As a garden-variety of scams keeps growing like noxious weeds, it’s difficult to understand why so many people fall for them.
How can victims be so gullible?
However, in some ways, falling victim to a scam is understandable. For one thing, people are constantly being asked for their Social Security numbers. On the one hand, people are told never, ever to give out those numbers to anyone. And yet, on the other hand, people are asked frequently for their Social Security numbers – for job applications, for paperwork at financial institutions, for this, that and the other thing. Many, if not most, people have given out their Social Security numbers so many times, it’s like a reflex reaction; they do it without thinking of the possibility of being scammed.
For another thing, these crooks have become so sophisticated, so seemingly “above-board,” their pitches don’t seem in the least bit crooked. They are adept at using “hooks” in the form of threats and promises. Your bank account’s in danger! You might miss out on a free trip! Your grandchild needs bail money!
The only way to avoid all scams is to steel oneself to be skeptical. It’s a sad sign of these times that trust, too, has become a victim. Some who have been duped become not only skeptical but cynical. They’ve adopted the attitude of “don’t trust anybody, don’t trust anything,” which is unfortunate.
One need not become cynical, but a wary skepticism is a prerequisite for living in this technologically driven world where scams are so widespread and hard to prosecute. The barrage of scams makes an informed skepticism a survival necessity.
There are so many good tips to avoid scams – too many for most people to remember. But here are the major ones to keep in mind:
1. Do not give out your Social Security numbers or any banking information (unless you know for certain you are dealing with legitimate requests).
2. Try never to do business over the phone. “In person” is always best.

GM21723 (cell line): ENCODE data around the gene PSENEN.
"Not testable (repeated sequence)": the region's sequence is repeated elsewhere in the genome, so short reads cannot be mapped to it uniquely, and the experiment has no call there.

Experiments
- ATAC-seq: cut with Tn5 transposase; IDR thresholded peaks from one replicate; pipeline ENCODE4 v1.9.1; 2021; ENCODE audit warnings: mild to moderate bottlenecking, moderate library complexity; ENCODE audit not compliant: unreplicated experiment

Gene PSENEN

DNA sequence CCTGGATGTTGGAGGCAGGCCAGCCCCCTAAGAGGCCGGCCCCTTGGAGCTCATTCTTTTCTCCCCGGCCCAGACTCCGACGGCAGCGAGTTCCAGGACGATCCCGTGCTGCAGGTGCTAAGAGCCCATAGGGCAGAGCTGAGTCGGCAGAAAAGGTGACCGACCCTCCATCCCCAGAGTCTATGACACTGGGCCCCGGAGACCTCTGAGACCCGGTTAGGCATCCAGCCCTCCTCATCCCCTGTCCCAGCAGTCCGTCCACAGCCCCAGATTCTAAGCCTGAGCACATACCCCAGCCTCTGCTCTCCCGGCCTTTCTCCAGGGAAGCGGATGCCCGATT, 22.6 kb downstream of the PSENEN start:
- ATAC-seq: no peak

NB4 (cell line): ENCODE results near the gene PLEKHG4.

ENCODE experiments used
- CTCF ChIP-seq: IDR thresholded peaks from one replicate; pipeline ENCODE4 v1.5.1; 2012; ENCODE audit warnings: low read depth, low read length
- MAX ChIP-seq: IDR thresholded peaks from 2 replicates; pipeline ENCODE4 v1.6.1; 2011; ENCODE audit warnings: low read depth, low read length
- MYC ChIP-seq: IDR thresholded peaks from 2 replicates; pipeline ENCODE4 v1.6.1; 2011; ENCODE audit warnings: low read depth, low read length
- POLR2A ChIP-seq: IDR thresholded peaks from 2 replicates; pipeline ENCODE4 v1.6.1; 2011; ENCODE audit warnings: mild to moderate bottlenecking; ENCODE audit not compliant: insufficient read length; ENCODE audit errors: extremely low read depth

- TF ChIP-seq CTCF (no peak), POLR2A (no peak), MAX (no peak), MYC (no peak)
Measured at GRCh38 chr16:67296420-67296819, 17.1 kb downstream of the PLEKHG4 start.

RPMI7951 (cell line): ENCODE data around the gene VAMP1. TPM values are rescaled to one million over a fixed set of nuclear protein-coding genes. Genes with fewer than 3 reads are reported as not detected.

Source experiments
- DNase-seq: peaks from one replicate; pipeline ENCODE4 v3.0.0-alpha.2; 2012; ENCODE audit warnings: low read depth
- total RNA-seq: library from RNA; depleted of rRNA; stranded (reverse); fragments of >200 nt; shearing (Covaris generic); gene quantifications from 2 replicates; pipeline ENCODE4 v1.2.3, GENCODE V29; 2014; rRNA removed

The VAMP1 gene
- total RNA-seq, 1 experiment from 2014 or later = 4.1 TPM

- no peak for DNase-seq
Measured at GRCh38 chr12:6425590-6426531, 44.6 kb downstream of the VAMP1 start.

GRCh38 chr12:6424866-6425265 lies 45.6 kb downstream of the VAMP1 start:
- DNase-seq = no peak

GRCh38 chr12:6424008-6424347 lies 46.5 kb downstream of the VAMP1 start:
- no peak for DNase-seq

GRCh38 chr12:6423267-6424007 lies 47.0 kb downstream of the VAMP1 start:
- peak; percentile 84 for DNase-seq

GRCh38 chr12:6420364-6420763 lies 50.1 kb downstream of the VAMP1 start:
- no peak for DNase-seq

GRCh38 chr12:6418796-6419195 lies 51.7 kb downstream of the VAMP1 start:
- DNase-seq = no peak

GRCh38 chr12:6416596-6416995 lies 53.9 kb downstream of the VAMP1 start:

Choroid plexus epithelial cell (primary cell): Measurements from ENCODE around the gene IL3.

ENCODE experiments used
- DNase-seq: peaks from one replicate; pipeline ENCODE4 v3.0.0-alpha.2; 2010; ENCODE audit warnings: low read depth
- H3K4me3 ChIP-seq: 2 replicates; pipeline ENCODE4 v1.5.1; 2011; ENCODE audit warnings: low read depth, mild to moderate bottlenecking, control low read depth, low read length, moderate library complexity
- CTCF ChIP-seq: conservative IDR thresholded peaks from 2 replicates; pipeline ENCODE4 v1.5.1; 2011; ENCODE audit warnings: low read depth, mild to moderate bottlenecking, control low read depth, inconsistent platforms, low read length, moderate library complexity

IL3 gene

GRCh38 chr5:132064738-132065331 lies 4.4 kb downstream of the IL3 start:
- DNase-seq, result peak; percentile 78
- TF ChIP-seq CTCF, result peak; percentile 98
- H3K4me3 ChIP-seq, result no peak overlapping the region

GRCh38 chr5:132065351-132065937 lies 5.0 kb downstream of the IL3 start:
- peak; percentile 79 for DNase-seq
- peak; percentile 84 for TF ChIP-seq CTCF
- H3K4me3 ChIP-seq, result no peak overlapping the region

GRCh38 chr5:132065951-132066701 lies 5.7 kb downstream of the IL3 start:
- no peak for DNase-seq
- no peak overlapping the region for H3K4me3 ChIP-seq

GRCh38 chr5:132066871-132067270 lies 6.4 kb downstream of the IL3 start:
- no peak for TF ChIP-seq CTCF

3. Do not do business at the front door, unless you are certain it is legitimate.
4. Shred or burn all documents containing personal information.
5. During offers via phone, ask for a call-back number, then say goodbye and hang up.
6. Try to initiate all business; don’t accept solicitations unless you are doubly certain of their legitimacy.
7. If a beloved relative “in trouble” calls you, be sure it’s that person. Call back to check.
8. If someone on the phone gets pushy, say, “Do not call me again,” then hang up.
9. Whenever possible, do business locally, in person.
10. Last but not least, once again, if it sounds too good to be true, it probably is.
Author: Dennis Dalman
Dalman was born and raised in South St. Cloud, graduated from St. Cloud Tech High School, then graduated from St. Cloud State University with a degree in English (emphasis on American and British literature) and mass communications (emphasis on print journalism). He studied in London, England for a year (1980-81) where he concentrated on British literature, political science, the history of Great Britain and wrote a book-length study of the British writer V.S. Naipaul. Dalman has been a reporter and weekly columnist for more than 30 years and worked for 16 of those years for the Alexandria Echo Press.